Hansen said his ongoing five-year Memorandum of Understanding (MOU) with the city and King County, which expires Dec. 3, “has effectively expired” and added that his group has “told the city we would not sue” if the OVG proposal is accepted and finalized before that date.
Nevertheless, the city council is expected to wait until after Dec. 3 before deciding whether to ratify a new MOU between the city and OVG on KeyArena.
Tuesday’s interview took place at Nordstrom corporate headquarters in downtown Seattle. Also present were members of Hansen’s investment team, including former Sonics player and executive Wally Walker and brothers Peter and Erik Nordstrom. It was Hansen who requested the interview, coming just hours before he testified at a public hearing Tuesday night at city hall hosted by the city council’s Select Committee on Civic Arenas.
Hansen has changed his initial proposal for Sodo to also now be 100 percent privately funded on construction. More recently, he also proposed a $100 million renovation of KeyArena into a downsized, split venue for concerts and music. That project would be done only once a Sodo Arena is approved and built.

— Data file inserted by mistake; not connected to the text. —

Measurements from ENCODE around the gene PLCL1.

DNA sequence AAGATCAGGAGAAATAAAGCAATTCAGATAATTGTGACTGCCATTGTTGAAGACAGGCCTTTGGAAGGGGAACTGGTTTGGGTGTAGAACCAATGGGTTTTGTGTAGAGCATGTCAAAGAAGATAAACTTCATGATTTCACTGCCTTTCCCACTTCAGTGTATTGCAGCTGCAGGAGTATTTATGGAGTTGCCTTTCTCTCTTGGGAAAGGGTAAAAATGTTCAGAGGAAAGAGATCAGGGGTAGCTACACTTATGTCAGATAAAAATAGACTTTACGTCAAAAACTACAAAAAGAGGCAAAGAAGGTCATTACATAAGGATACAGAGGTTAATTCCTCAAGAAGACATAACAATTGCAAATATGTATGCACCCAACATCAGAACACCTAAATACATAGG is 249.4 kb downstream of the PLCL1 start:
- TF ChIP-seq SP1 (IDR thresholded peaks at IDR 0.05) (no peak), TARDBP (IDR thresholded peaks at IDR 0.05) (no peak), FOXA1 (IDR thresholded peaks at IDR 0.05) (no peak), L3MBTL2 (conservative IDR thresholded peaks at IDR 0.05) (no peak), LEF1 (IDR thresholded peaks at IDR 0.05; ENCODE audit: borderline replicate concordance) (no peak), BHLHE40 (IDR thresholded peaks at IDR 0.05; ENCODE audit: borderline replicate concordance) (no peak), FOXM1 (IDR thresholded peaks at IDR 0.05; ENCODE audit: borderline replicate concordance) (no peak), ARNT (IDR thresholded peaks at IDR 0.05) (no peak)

Hansen said his new offers effectively supersede his current MOU.
“There’s nothing expiring in December,” he said. “We are agreeing to build this arena on our own dime. And that is going to go on beyond the expiration of the (Sodo) MOU.”
The city’s transportation department has yet to forward Hansen’s proposals to the council for review and has postponed activity on it for the time being. Hansen said his group has answered all questions pertaining to the latest Occidental request and accused the city of stalling since February on getting the amended proposal in front of the council.